Citizens’ groups in Virginia have been working to establish fairer districting processes, including pushing for a nonpartisan redistricting

commission. In 2019, the General Assembly approved the “first read” of a constitutional amendment to create an advisory commission for Congressional and state legislative lines. The next step would be for the General Assembly to pass an identical resolution during the next legislative session – after the 2019 election. Then the measure would go onto the ballot in November 2020, at which point Virginians could vote to approve the independent commission.

Voter Suppression

Virginia currently has a voter ID law, passed by its Republican state legislature and governor in 2013. In 2016, the Fourth Circuit of Appeals upheld the Virginia Voter ID law, after a suit alleging it violated the 1965 Voting Rights Act. In addition, Virginia’s GOP has made it more difficult to register people to vote. In particular, third-party voter registration requires groups receiving 25 or more registration forms to register with the state. Further, Virginia uses both the controversial Crosscheck and ERIC programs to determine if there are duplicate voter registrations.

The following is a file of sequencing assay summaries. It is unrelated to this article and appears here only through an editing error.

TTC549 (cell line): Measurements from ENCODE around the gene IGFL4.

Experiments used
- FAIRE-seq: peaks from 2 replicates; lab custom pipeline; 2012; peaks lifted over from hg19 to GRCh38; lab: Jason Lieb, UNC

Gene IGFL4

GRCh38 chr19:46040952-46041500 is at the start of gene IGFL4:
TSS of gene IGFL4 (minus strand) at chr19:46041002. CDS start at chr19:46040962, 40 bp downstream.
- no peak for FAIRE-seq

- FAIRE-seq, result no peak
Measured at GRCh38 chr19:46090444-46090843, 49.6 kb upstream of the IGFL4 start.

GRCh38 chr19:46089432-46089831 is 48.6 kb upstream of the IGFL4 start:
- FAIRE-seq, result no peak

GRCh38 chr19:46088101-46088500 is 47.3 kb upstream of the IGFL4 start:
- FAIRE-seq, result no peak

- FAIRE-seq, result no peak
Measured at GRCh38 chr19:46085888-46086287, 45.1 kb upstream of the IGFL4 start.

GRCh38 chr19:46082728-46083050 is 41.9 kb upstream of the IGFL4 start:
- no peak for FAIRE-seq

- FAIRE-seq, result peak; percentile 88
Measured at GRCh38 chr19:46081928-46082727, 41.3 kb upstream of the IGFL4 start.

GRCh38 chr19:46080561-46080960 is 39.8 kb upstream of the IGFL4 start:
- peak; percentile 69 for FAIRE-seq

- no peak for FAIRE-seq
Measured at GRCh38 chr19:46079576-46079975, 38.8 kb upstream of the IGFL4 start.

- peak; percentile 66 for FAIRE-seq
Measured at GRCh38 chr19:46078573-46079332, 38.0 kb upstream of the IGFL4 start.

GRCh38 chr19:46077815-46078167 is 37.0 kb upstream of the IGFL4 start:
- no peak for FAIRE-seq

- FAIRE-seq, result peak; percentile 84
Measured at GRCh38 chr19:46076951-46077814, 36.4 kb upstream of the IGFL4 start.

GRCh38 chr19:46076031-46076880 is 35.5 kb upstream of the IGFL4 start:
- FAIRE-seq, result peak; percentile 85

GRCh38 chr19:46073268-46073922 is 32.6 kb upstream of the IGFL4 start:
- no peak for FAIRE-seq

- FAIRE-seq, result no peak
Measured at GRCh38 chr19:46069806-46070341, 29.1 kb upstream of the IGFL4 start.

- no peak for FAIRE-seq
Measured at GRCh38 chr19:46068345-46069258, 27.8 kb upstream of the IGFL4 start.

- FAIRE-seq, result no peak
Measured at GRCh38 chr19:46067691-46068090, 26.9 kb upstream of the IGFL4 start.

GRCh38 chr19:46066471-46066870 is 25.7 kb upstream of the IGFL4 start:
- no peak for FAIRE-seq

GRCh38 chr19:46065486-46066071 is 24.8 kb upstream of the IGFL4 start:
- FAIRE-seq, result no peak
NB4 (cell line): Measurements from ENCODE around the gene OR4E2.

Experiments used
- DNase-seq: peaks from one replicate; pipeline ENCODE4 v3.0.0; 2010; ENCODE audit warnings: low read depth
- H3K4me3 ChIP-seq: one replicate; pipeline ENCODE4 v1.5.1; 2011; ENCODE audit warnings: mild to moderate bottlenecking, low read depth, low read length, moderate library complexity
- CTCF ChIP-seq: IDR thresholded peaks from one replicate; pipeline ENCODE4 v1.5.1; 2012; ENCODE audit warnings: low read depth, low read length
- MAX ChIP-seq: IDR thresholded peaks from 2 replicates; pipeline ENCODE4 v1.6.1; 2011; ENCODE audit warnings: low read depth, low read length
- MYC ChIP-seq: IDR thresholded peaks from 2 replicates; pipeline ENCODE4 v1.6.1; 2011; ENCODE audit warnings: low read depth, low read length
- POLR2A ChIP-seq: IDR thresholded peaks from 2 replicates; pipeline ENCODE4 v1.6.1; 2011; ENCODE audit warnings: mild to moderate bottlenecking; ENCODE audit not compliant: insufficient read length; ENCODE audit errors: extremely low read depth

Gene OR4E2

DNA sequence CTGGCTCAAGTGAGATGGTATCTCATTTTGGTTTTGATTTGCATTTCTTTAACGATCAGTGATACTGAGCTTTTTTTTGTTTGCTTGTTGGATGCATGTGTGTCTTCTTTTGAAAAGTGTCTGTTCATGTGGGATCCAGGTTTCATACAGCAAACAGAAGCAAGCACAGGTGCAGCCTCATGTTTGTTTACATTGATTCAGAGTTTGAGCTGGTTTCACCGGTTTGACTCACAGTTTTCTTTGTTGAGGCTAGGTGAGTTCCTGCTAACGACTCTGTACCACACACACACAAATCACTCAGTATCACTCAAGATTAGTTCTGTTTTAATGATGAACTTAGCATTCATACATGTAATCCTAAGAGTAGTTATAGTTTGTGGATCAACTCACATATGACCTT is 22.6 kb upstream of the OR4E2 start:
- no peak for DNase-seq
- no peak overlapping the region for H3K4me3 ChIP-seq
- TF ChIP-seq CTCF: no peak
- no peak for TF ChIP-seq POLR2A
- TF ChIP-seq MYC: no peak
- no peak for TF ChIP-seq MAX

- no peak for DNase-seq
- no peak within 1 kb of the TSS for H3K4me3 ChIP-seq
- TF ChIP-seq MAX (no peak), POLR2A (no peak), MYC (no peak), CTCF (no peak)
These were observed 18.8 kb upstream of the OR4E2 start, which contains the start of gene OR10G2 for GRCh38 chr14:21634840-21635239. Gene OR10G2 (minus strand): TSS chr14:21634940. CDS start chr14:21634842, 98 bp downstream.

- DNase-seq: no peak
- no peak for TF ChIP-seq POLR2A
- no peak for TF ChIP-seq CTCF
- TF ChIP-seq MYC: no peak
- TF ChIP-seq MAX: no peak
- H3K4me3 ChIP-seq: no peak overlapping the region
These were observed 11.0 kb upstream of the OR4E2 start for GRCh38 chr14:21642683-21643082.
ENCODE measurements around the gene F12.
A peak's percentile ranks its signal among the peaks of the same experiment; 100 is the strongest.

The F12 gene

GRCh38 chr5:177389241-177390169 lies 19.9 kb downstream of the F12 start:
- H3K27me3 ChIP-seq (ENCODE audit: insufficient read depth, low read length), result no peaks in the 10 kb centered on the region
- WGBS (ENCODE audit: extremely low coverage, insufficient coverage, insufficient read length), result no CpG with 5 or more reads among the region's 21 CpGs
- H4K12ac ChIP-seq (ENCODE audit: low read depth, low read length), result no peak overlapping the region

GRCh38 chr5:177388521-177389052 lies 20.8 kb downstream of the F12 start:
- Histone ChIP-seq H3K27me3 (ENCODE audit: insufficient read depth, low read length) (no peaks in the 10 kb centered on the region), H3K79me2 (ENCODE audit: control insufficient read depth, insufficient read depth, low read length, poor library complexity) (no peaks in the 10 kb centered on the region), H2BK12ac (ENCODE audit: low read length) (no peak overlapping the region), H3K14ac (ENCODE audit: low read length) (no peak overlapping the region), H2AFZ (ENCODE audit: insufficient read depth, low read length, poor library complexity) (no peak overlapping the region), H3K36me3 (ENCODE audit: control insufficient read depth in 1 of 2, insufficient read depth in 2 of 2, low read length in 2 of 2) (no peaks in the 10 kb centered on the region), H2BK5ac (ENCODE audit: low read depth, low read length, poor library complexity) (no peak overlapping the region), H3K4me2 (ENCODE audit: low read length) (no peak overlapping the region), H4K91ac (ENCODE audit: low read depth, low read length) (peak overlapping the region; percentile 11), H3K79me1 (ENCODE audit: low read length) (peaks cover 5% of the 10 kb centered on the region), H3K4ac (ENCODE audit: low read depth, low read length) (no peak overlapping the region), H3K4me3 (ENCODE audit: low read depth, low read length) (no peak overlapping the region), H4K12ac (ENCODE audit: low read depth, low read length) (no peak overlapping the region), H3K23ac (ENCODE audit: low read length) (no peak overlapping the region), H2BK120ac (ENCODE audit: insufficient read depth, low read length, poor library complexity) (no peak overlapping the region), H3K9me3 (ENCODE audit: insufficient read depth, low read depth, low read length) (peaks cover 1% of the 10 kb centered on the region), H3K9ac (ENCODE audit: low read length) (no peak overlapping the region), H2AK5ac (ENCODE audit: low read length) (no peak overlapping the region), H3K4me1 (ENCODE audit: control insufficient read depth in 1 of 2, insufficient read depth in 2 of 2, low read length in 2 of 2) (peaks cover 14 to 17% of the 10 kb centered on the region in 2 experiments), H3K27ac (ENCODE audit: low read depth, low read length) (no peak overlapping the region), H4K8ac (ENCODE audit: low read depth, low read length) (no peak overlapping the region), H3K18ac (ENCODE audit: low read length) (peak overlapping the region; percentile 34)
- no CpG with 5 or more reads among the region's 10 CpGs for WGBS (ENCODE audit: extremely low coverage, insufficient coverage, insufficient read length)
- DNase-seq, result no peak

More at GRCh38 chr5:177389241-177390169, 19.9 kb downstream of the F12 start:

District Lines

District lines for Congress and state legislature are drawn by the General Assembly (state legislature). There is a bipartisan advisory commission, but the General Assembly is not required to take their recommendations. The governor has veto power over district lines.

The Commonwealth’s district boundaries have been a hot topic of conversation in past years. Both Congressional and state legislative district lines in Virginia have been held unconstitutional by federal courts due to racial gerrymandering. Congressional districts were redrawn by court order in 2016, which increased Democratic representation. Currently, a number of districts in the lower chamber are the subject of ongoing litigation, which is currently being heard by the Supreme Court. The new maps for these lower chamber districts will be used in the 2019 general election unless the Supreme Court overturns the new maps. That decision is due over the summer. The redrawn districts (which more accurately reflect the population) lean more Democratic.

Citizens’ groups in Virginia have been working to establish fairer districting processes, including pushing for a nonpartisan redistricting commission. In 2019, the General Assembly approved the “first read” of a constitutional amendment to create an advisory commission for Congressional and state legislative lines. The next step would be for the General Assembly to pass an identical resolution during the next legislative session – after the 2019 election. Then the measure would go onto the ballot in November 2020, at which point Virginians could vote to approve the independent commission.